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Everybody's matching pitch - except one

Hi all,
 
I need some help - I have a choir of teenagers who are mostly first-time singers.  We've been a choir for about 2-3 months.  Everyone is matching pitch well, except for one student who is having real trouble.  She has been coming after school and is making progress, and she's been able to diagnose the problems in her own words.  I'm hoping some other educators can help me understand what she's saying and come up with appropriate techniques to help her progress further.
 
The first breakthrough was when she started imagining the sound coming from "my face" coming out of "her face."  This usually gets her to harmonize on a major 3rd or perfect 4th.  (We're going for unison, but this is a step in the right direction).
 
The breakthrough this week was when she said she "started using her throat" to sing - she was usually able to nail the unison note, or at least be within a second and then following my hand cues "scoop" to the unison note.
 
My techniques are:
  1. I sing first, they imagine they're singing the note, and then they sing the same note
  2. To "feel" what a unison (or octave) note is like compared to a non-unison note (from Evoking Sound I believe)
  3. If need be, to "scoop" to the the non-unison note, following hand signals from me if necessary (though usually the first two steps work fine)
So any thoughts on what this student is saying and how to build on it?  How could someone *not* use their throat when singing?
on March 13, 2014 10:05am
have you used the technique of having her sing first, and then you match her pitch?  Perhaps this might assist her awareness of what it sounds and feels like to match.
Does she consistently sing too low or too high?  Or does she sing with a limited range?  Those responses might give clues to better suggestions on how to help her.
I have a singer who is slightly younger than yours (mine are grades 3 - 7) and he has struggled since he started choir, but has steadily improved.  In his situation he has a physiological problem - there is a disconnect between his brain and his tongue, so he does not have an accurate mental awareness of the position of his tongue.  For instance if you ask him to stick out his tongue he will *think* he is sticking it out, but it is really still in his mouth.  He has had years of therapy for this problem.  When he first joined choir he was painfully shy, but over the years he has really come out of his shell and now he is a leader in the group despite his continued struggles with matching pitch.  is there any possibility that your singer has some sort of physiological issue?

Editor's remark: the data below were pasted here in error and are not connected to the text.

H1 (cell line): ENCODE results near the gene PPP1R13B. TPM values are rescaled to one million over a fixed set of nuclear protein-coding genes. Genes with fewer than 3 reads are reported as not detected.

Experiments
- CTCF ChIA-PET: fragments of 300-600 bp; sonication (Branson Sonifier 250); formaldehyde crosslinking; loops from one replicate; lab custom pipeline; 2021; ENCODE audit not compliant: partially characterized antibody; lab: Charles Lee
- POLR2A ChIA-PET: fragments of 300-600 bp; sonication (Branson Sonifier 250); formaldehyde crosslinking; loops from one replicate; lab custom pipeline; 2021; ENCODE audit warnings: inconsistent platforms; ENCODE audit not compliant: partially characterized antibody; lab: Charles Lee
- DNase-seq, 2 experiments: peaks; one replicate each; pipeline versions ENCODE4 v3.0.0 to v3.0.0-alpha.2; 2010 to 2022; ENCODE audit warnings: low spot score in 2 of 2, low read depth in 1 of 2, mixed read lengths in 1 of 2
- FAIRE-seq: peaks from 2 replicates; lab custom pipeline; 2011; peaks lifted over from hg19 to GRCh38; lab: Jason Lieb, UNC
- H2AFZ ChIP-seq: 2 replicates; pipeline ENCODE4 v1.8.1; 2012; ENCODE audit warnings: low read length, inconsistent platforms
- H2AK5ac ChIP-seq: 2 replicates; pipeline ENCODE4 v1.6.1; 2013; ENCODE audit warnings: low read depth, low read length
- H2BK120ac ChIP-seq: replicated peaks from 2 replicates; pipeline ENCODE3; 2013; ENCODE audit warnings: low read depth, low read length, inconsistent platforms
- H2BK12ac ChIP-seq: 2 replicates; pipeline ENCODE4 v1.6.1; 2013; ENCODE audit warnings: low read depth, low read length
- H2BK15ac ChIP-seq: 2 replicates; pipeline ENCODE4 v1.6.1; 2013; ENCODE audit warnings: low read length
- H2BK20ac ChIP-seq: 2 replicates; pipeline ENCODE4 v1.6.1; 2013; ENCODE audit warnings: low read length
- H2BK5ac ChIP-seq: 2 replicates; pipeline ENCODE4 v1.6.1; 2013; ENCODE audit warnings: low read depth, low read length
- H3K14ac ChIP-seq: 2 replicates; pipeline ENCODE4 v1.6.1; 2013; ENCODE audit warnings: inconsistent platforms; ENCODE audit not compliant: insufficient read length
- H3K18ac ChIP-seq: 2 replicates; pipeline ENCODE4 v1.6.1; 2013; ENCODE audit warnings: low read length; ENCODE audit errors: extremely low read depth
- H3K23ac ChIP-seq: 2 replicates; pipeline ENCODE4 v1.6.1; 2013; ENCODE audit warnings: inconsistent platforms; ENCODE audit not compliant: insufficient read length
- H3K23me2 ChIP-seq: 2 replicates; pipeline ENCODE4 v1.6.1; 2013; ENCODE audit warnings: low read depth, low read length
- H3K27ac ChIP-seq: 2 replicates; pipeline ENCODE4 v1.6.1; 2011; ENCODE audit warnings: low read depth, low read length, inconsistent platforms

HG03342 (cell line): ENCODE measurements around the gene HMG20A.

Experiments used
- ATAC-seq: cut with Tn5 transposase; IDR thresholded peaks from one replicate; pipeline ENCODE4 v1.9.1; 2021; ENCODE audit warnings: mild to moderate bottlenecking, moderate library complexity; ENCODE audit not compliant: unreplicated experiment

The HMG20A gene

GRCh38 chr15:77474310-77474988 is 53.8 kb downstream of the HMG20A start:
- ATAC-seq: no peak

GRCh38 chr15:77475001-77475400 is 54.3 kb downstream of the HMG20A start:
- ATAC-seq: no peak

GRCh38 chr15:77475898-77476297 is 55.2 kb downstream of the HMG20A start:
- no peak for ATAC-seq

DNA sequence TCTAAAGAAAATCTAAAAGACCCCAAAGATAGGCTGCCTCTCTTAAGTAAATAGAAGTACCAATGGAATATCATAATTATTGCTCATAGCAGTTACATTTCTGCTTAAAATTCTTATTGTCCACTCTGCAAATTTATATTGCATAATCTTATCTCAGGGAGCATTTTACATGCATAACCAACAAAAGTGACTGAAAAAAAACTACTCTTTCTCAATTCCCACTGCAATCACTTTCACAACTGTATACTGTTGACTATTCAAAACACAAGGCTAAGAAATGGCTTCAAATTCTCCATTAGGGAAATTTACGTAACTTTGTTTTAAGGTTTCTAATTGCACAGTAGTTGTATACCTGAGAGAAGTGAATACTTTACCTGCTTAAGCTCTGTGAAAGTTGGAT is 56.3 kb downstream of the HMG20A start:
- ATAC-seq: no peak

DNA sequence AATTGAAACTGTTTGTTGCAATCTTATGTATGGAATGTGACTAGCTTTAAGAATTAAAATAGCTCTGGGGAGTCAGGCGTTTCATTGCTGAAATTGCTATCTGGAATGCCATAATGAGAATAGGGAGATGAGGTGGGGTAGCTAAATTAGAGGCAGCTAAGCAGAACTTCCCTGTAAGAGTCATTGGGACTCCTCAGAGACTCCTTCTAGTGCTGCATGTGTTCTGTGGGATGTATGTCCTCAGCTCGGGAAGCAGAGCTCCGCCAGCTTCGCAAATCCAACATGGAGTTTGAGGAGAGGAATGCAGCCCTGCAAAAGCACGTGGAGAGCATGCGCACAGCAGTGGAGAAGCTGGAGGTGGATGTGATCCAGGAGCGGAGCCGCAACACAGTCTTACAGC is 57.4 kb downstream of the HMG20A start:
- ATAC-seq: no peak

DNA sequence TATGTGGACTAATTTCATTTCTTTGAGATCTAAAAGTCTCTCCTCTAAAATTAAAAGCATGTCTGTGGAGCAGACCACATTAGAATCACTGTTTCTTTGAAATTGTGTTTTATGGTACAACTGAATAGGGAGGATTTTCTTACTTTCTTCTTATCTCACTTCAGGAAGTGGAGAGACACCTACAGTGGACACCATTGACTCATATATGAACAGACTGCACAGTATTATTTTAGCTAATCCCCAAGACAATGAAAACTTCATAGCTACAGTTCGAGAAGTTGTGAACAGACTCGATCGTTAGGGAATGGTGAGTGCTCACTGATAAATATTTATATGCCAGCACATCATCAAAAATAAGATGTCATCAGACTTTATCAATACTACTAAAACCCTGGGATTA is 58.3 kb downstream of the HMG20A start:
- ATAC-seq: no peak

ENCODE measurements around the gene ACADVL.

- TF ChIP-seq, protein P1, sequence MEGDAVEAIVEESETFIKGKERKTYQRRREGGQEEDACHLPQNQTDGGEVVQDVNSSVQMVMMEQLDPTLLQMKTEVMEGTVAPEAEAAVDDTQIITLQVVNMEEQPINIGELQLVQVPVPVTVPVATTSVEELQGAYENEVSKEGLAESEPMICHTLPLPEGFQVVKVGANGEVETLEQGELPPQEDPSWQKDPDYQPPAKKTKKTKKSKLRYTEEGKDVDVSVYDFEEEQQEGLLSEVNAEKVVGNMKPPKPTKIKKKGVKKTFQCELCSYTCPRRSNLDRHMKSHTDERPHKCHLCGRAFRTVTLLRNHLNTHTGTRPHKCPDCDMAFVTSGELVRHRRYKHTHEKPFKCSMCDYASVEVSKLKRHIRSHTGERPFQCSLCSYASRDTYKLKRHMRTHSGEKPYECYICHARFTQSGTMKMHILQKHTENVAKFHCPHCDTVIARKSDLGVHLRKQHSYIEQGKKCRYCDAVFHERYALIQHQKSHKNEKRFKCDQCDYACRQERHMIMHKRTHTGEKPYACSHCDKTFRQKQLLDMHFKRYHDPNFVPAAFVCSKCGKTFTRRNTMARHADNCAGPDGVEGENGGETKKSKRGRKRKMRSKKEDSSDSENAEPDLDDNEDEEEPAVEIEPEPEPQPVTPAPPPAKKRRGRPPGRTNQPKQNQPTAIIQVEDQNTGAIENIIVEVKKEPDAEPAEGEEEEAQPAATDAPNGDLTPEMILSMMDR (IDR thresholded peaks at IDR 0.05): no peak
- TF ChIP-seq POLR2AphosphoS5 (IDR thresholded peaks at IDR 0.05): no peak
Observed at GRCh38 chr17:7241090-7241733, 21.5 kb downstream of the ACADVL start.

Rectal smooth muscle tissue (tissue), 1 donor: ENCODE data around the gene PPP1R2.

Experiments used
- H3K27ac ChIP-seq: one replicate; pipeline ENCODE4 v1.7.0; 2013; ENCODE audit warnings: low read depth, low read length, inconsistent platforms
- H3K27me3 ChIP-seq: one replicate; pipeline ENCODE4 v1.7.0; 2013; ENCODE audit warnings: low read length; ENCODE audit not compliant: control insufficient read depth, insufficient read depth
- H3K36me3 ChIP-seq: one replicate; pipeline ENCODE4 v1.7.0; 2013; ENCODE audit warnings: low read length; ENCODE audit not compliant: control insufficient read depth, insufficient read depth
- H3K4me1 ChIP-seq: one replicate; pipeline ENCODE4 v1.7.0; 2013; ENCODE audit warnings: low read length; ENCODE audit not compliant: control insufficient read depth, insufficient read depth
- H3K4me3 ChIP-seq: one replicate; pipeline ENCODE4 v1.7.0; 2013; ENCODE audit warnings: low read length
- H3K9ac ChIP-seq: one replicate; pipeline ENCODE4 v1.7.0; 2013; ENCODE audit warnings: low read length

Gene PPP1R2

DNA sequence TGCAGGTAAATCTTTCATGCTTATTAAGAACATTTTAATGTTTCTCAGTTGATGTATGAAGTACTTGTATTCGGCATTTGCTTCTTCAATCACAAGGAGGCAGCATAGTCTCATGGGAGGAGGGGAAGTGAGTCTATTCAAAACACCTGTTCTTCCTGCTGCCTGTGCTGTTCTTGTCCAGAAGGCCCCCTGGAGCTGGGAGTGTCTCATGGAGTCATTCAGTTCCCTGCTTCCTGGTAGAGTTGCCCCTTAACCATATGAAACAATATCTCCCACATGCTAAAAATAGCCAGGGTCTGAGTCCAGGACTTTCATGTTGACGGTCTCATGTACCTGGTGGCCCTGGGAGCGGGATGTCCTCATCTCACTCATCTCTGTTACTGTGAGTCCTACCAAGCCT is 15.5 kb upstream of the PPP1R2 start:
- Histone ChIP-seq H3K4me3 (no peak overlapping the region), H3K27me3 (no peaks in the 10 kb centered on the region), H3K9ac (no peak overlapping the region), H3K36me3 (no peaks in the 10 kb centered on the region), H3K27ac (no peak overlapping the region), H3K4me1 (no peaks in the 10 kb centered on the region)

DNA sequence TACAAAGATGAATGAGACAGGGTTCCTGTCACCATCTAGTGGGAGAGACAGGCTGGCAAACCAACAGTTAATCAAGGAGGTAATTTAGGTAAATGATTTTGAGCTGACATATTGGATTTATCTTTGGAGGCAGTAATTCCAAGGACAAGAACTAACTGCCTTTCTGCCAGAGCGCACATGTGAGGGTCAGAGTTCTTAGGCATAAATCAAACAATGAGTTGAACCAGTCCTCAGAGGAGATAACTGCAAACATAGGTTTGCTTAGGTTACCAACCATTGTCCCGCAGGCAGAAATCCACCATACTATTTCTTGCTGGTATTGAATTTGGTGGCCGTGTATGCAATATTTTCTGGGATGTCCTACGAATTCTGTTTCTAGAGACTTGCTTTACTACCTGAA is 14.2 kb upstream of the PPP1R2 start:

Julie Ford
 
on March 13, 2014 1:02pm
I had a male student a few years ago who was also having trouble matching pitch. His problem turned out to be a registration issue. When he understood the concept of the different registers, his pitch problem cleared up.
 
A few thoughts:
1. You mentioned you are having them audiate. Good! Are you sure she is audiating (inner hearing) well or correctly? Have her audiate "Happy Birthday" then sing it. Can she maintain pitch/key when she does? If she cannot, ask her whether what she heard when she sang matched what she heard when she audiated.
If it did, she may not be audiating correctly and may need work on that. Play or sing two notes separately. Ask her whether they are the same pitch and whether the second was higher or lower than the first. You may also ask her to sing two different pitches, but let the second be higher/lower than the first at your command. It may take some work and time, but she should be able to develop the skill.
If she says it did not, then you may be dealing with a vocal technical issue. (See #2)
2. How is her overall range? Is she primarily strong in the lower/chest range but weak in the upper/head range? Vice versa? If she is, she could be dealing with a laryngeal coordination issue. Can she succesfully perform a siren? If not, I would suggest you have her start doing those to open up whichever register is weakest and then coordinate the two. Start from very low, to make certain she is using her chest voice, and go very high, to make sure she is getting in her head voice. Follow a low - high - low pattern to help her get from chest to head, then from head to chest. Oh's and oo's are best to help her maintain a stable, low laryngeal position. You may also have her sing staccato triads (even if off pitch at the beginning) to help her readjust the larygneal mechanism to the register.
3. Speaking of coordinating registers - is she singing with spread vowels or vertical vowels. Spread vowels tend to keep the voice in chest register too high, but vertical vowels allow a smoother transition between chest and head.
4. You said she is a teenager. Is she an early, middle or late teenager? If she is early to middle, she may be dealing with some voice change issues. (Yes, girls' voices change as well, but primarily in terms of timbre, not pitch.)
 
Good luck and let us know how she's doing.
 
Ray
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